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Longitudinal waves are characterized by the directions of vibration (disturbance) and wave motion. They are along the same direction. It is clear that vibration in the same direction needs to be associated with a “restoring” mechanism in the longitudinal direction.
Consider the case of sound wave. The wave comprises alternating compressions and rarifications. The compressed zone is characterized by higher pressure, which tends to expand the air in the zone. Thus, there is alteration of pressure as the zone transitions from compression to rarification and so on.
It is intuitive to note that all medium types (solid, liquid or gas) support longitudinal waves.
We shall attempt here to evolve a mathematical model of a traveling transverse wave. For this, we choose a specific set up of string and associated transverse waves traveling through it. The string is tied to a fixed end, while disturbance is imparted at the free end by up and down motion. For our purpose, we consider that pulse is small in dimension; the string is light, elastic and homogeneous. These assumptions are required as we visualize a small traveling pulse which remains undiminished when it moves through the string. We also assume that the string is long enough so that our observation is not subject to pulse reflected at the fixed end.
For understanding purpose, we first consider a single pulse as shown in the figure (irrespective of whether we can realize such pulse in practice or not). Our objective here is to determine the nature of a mathematical description which will enable us to determine displacement (disturbance) of string as pulse passes through it. We visualize two snap shots of the traveling pulse at two close time instants “t” and “t+∆t”. The single pulse is moving towards right in the positive x-direction.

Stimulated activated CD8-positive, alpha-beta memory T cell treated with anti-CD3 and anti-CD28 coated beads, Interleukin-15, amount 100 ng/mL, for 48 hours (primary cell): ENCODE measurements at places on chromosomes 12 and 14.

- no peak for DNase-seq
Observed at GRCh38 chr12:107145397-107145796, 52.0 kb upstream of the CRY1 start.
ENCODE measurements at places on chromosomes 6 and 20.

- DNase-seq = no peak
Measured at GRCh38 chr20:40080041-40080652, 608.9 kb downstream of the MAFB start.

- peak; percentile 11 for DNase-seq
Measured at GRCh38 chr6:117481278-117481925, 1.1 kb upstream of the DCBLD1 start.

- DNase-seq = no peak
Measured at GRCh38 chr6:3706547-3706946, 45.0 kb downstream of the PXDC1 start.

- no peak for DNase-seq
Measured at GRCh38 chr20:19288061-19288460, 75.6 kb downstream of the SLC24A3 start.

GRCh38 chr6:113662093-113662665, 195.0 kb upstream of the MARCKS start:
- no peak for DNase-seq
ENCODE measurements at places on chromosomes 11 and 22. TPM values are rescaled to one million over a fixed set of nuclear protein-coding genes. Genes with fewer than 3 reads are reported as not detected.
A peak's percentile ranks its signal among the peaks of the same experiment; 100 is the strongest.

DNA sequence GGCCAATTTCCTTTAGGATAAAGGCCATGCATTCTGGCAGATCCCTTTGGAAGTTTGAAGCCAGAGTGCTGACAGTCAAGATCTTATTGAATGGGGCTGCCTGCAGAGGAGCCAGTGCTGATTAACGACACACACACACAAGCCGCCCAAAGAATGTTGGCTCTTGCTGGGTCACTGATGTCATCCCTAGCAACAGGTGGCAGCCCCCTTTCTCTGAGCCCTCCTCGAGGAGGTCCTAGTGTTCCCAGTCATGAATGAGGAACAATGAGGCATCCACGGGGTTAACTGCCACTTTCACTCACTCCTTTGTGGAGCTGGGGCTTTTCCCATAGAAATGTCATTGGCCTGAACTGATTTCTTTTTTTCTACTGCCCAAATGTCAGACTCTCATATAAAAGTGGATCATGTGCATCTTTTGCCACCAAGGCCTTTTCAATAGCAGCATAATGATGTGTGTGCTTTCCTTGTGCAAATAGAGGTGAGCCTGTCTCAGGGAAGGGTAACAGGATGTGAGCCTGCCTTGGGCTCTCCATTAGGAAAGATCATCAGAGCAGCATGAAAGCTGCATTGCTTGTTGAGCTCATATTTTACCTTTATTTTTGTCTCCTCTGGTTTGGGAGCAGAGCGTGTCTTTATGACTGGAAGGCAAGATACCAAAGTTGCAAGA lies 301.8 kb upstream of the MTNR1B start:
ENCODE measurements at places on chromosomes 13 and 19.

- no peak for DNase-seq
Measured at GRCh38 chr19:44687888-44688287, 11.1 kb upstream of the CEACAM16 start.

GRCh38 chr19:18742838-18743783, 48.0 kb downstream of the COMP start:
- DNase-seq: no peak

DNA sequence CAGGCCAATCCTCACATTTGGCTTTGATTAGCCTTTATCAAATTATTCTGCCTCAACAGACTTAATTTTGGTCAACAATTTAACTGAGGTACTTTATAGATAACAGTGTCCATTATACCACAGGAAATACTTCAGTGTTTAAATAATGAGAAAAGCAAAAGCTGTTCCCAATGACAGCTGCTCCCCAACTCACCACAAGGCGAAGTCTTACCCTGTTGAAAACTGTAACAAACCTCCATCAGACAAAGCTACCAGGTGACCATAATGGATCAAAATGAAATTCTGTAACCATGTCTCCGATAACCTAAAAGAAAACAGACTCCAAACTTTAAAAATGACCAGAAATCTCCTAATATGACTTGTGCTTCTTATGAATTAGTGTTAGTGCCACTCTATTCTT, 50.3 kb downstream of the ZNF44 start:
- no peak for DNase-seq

Three positions along x-axis named “1”,”2” and “3” are marked with three vertical dotted lines. At either of two instants as shown, the positions of string particles have different displacements from the undisturbed position on horizontal x-axis. We can conclude from this observation that displacement in y-direction is a function of positions of particle in x-direction. As such, the displacement of a particle constituting the string is a function of “x”.
Let us now observe the positions of a given particle, say “1”. It has certain positive displacement at time t = t. At the next snapshot at t=t+∆t, the displacement has reduced to zero. The particle at “2” has maximum displacement at t=t, but the same has reduced at t=t+∆t. The third particle at “3” has certain positive displacement at t=t. At t=t+∆t, it acquires additional positive displacement and reaches the position of maximum displacement. From these observations, we conclude that displacement of a particle at any position along the string is a function of “t”.
Combining two observations, we conclude that displacement of a particle is a function of both position of the particle along the string and time.
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